Nick Baines helpfully reproduces for us the process by which a person becomes the Archbishop of Canterbury (scroll down near to the bottom). Note these two steps:
Once the Queen has approved the chosen candidate and he has indicated a willingness to serve, 10 Downing St announces the name of the Archbishop-designate.
The College of Canons of Canterbury Cathedral formally elect the new Archbishop of Canterbury.
Did you get that piece of ridiculousness? If not, Bosco Peters will explain it for you:
After the Queen receives the name from the Prime Minister she passes it to the Canterbury’s College of Canons. They meet to “elect” the new Archbishop of Canterbury. Ralph Waldo Emerson wrote about this:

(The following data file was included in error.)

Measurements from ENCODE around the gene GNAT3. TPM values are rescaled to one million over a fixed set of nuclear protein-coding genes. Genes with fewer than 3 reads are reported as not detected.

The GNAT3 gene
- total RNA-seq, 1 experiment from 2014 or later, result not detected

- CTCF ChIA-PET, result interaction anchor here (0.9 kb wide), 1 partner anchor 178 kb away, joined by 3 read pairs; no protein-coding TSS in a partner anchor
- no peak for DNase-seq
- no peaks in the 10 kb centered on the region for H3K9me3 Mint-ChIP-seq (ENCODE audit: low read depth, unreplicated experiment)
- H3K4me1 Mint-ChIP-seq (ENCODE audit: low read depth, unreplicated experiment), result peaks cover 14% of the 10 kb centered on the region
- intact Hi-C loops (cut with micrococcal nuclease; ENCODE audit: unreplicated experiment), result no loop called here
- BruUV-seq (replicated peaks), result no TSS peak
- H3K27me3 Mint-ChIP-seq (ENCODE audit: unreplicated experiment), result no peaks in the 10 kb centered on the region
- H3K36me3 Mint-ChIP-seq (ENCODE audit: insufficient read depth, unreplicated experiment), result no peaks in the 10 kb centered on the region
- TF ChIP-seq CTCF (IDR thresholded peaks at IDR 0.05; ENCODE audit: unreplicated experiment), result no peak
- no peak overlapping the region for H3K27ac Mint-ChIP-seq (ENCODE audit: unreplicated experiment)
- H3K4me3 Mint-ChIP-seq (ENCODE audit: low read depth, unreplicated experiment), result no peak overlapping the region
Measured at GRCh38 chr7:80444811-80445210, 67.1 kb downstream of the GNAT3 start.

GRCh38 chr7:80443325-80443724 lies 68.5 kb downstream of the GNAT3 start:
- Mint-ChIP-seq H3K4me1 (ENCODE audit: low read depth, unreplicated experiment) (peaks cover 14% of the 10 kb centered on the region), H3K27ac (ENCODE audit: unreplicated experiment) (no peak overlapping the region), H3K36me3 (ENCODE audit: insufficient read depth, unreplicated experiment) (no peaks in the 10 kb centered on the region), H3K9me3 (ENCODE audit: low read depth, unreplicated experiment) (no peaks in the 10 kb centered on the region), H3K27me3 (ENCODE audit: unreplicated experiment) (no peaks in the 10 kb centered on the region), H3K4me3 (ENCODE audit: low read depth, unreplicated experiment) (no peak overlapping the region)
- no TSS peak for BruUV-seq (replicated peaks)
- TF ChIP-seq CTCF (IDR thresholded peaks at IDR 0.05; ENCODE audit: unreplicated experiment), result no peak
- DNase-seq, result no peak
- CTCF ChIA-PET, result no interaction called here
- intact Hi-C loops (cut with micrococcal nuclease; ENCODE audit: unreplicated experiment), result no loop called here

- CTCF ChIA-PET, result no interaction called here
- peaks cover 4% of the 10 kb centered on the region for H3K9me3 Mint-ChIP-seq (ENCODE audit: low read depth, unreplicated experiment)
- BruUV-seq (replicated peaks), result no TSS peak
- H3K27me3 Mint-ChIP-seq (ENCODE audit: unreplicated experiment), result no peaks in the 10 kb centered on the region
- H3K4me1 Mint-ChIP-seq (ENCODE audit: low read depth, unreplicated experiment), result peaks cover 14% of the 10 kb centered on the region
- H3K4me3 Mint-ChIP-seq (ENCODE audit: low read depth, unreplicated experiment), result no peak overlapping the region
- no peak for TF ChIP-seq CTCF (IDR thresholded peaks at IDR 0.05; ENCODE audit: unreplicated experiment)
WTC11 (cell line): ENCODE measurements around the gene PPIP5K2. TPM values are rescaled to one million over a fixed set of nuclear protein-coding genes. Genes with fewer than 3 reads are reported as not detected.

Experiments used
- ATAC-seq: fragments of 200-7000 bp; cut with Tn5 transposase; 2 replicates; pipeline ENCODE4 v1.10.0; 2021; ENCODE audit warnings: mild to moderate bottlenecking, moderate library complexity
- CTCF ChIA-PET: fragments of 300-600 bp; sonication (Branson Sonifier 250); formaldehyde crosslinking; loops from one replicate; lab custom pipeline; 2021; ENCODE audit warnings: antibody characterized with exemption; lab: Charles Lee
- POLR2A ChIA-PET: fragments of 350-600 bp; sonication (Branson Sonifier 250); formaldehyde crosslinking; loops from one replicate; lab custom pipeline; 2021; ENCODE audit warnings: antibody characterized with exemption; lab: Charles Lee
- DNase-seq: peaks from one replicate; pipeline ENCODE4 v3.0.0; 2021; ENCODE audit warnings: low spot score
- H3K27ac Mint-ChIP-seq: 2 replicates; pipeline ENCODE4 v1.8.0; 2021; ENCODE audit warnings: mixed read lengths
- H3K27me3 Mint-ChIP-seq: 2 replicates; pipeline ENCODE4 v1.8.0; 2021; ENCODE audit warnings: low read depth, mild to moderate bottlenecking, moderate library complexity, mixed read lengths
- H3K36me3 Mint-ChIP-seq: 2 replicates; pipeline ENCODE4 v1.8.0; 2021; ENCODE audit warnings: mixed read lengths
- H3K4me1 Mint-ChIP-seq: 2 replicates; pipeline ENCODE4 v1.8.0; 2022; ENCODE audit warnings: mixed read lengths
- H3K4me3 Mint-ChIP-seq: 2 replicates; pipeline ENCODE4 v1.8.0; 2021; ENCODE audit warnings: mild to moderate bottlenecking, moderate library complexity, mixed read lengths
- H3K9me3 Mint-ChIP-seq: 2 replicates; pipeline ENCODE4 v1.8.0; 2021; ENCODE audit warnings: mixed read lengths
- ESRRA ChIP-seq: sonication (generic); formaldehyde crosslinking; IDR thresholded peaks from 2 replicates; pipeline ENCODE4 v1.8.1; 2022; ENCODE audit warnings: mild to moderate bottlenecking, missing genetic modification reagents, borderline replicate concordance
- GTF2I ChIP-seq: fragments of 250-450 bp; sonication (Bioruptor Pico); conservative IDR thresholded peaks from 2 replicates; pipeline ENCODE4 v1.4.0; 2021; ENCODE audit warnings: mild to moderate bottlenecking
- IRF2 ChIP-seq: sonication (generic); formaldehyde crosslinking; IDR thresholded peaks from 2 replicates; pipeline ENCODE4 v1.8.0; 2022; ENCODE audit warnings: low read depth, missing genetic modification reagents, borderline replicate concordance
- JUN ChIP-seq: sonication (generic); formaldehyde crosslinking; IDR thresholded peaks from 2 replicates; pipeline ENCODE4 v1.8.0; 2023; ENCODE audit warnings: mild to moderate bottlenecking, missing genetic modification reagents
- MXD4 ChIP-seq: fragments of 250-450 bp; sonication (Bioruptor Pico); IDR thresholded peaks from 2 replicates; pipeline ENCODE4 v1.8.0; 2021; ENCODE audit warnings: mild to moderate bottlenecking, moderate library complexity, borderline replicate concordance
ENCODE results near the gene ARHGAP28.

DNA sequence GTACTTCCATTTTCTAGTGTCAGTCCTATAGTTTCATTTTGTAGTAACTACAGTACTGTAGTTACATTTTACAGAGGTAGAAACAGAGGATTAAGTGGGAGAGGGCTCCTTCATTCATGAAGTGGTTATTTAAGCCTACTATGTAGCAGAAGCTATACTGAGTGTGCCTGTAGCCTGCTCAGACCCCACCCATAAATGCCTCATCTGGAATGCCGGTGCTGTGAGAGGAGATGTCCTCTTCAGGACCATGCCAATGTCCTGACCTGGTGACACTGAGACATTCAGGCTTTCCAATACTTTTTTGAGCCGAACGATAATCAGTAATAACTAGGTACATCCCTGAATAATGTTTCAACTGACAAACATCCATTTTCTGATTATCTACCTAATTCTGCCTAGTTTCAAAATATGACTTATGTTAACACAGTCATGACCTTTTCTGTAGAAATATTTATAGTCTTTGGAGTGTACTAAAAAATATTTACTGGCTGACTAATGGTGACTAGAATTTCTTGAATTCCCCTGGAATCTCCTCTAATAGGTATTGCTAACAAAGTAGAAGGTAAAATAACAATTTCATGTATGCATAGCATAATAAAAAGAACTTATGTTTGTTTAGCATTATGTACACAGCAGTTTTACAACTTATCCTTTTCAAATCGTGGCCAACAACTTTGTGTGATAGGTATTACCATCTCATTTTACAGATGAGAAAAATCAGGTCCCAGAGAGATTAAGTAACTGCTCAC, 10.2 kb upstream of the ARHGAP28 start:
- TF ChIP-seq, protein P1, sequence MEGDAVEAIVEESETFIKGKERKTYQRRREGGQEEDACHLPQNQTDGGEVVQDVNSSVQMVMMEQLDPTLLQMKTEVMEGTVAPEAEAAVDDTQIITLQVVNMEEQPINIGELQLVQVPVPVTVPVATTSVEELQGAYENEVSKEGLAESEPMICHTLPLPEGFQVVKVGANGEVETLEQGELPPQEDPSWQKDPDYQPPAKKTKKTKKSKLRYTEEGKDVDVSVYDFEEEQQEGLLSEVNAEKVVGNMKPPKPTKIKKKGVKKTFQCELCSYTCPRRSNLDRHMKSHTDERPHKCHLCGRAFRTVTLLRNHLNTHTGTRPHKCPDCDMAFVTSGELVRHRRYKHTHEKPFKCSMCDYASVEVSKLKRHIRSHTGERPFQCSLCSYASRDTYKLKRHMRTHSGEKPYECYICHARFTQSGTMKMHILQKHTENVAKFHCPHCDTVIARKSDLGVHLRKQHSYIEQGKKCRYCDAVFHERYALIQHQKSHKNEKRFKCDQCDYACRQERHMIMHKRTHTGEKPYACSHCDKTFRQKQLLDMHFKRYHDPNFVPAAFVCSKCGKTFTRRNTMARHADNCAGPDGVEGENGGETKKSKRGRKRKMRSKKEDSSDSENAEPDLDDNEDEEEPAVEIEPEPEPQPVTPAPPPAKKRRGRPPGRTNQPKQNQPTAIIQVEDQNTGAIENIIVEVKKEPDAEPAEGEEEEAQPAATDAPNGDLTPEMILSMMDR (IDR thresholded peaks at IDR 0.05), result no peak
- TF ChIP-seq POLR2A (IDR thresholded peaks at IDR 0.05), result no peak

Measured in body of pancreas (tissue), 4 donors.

The King sends the Dean and Canons a congé d’élire, or leave to elect, but also sends them the name of the person whom they are to elect. They go into the Cathedral, chant and pray; and after these invocations invariably find that the dictates of the Holy Ghost agree with the recommendation of the King [Emerson, English Traits, XIII, 1856]
As the late Bishop Stephen Neill wrote in his book ‘Anglicanism’:
It is a happy thing that all the other Anglican Provinces have freed themselves from the past, and that it is only on the forty-three dioceses of the English provinces that the hand of Henry VIII still rests so heavily.